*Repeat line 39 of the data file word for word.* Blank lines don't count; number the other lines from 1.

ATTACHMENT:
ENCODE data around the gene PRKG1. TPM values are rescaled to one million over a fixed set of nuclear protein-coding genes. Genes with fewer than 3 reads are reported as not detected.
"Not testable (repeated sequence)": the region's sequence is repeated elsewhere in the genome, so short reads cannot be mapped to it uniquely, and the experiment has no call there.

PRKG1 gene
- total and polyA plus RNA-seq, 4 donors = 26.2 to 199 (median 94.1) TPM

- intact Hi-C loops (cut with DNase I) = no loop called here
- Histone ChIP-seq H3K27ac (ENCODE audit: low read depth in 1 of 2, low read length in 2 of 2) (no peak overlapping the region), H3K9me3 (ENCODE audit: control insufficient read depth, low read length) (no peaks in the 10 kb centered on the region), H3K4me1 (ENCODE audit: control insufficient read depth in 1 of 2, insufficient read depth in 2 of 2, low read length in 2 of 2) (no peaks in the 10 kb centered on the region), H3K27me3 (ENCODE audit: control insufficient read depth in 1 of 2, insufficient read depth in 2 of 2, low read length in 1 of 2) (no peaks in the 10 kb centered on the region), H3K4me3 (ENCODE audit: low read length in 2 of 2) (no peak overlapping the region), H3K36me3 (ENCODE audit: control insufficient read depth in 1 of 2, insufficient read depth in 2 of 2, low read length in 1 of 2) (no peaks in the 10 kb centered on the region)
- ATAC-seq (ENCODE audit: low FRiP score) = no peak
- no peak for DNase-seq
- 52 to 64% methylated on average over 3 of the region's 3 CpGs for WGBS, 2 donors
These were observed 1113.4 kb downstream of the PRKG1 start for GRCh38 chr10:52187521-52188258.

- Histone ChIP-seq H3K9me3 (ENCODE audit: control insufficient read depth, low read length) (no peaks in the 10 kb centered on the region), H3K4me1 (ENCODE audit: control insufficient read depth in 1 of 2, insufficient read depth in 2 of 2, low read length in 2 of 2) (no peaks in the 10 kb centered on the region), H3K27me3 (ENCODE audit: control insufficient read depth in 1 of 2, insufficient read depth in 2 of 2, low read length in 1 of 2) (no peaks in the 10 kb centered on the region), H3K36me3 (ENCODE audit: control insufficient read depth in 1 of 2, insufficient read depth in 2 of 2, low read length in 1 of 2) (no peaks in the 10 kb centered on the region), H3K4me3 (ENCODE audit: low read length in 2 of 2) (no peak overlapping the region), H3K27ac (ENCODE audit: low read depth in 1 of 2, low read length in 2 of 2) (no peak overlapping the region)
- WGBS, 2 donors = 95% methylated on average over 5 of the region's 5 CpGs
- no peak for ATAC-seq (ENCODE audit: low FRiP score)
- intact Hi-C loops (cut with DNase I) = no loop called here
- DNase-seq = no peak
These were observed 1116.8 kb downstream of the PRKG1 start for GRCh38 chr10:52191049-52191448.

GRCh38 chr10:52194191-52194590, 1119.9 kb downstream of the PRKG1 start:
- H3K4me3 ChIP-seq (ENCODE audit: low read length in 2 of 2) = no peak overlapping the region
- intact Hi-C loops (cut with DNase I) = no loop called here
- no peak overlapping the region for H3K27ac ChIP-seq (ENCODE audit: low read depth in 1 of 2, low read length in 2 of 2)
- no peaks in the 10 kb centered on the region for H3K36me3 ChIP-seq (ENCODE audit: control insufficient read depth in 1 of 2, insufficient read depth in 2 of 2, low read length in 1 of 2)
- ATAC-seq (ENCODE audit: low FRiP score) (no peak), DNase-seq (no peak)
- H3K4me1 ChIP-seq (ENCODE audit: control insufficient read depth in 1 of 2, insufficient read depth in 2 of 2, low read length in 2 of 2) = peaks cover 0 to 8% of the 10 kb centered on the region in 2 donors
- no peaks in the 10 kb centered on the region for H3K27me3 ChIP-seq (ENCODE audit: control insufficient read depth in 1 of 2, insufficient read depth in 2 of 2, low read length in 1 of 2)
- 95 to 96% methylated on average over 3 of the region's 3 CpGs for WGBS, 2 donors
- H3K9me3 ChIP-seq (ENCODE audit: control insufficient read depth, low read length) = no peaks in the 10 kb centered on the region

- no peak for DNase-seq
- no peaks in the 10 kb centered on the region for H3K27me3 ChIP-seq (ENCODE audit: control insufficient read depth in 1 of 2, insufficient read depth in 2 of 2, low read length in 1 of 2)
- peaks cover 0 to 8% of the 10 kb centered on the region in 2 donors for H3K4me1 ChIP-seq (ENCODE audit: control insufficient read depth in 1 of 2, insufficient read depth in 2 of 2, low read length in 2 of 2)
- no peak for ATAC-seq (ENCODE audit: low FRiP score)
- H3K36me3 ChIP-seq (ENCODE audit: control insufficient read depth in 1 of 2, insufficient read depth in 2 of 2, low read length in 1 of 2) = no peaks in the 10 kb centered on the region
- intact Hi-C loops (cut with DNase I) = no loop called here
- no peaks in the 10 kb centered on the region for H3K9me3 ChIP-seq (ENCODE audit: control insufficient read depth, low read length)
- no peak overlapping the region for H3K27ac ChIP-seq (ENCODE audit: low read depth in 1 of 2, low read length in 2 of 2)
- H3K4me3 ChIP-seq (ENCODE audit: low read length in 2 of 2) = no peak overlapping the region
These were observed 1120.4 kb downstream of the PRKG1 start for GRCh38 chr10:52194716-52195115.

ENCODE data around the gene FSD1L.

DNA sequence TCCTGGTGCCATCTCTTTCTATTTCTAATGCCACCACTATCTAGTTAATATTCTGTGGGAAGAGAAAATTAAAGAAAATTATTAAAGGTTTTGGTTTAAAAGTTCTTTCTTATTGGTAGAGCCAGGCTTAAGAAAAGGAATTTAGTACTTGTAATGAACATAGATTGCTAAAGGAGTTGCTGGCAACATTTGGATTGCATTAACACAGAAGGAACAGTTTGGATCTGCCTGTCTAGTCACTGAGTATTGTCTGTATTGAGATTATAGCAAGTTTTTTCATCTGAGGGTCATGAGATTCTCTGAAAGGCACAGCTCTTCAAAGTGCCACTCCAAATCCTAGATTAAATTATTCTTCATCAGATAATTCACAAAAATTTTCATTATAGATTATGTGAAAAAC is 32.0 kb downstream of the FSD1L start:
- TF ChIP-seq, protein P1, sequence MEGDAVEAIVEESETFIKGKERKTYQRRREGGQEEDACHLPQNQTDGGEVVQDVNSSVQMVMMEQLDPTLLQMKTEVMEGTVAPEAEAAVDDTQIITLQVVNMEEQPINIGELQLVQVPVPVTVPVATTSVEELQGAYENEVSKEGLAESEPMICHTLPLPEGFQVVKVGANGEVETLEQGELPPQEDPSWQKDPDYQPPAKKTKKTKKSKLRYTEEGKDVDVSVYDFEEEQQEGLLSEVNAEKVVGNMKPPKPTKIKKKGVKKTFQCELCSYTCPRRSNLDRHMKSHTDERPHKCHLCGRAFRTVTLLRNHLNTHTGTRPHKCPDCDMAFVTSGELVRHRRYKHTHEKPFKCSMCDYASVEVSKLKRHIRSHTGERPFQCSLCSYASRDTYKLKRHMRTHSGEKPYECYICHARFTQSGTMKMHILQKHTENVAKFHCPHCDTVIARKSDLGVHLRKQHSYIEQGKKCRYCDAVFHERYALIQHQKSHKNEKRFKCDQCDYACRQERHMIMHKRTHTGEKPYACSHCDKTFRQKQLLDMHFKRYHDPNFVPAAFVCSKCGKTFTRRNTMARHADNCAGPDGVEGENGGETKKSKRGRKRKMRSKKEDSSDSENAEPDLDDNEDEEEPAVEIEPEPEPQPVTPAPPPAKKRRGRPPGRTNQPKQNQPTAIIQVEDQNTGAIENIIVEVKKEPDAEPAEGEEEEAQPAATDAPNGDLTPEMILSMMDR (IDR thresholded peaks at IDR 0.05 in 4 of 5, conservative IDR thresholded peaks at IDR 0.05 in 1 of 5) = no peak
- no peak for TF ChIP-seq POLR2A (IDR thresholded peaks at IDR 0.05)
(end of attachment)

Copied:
- TF ChIP-seq, protein P1, sequence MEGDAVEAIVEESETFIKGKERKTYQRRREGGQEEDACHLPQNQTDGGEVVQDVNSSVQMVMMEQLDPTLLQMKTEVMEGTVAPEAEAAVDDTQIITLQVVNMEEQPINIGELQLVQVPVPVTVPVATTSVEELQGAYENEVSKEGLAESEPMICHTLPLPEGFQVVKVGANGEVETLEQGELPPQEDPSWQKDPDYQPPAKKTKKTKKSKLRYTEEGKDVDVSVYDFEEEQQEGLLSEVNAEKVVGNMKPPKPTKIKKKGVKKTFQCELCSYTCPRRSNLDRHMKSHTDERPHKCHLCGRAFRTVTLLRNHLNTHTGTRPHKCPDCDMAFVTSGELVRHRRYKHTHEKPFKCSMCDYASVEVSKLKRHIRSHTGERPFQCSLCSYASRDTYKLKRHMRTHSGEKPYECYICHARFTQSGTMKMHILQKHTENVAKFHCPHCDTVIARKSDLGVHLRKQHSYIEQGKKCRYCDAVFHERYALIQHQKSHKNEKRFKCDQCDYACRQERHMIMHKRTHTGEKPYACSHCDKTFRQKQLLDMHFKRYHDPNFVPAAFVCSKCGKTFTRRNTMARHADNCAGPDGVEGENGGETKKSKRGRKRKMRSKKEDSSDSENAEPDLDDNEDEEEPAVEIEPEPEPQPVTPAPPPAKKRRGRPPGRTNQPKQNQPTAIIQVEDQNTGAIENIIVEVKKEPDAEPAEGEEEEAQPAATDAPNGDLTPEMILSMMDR (IDR thresholded peaks at IDR 0.05 in 4 of 5, conservative IDR thresholded peaks at IDR 0.05 in 1 of 5) = no peak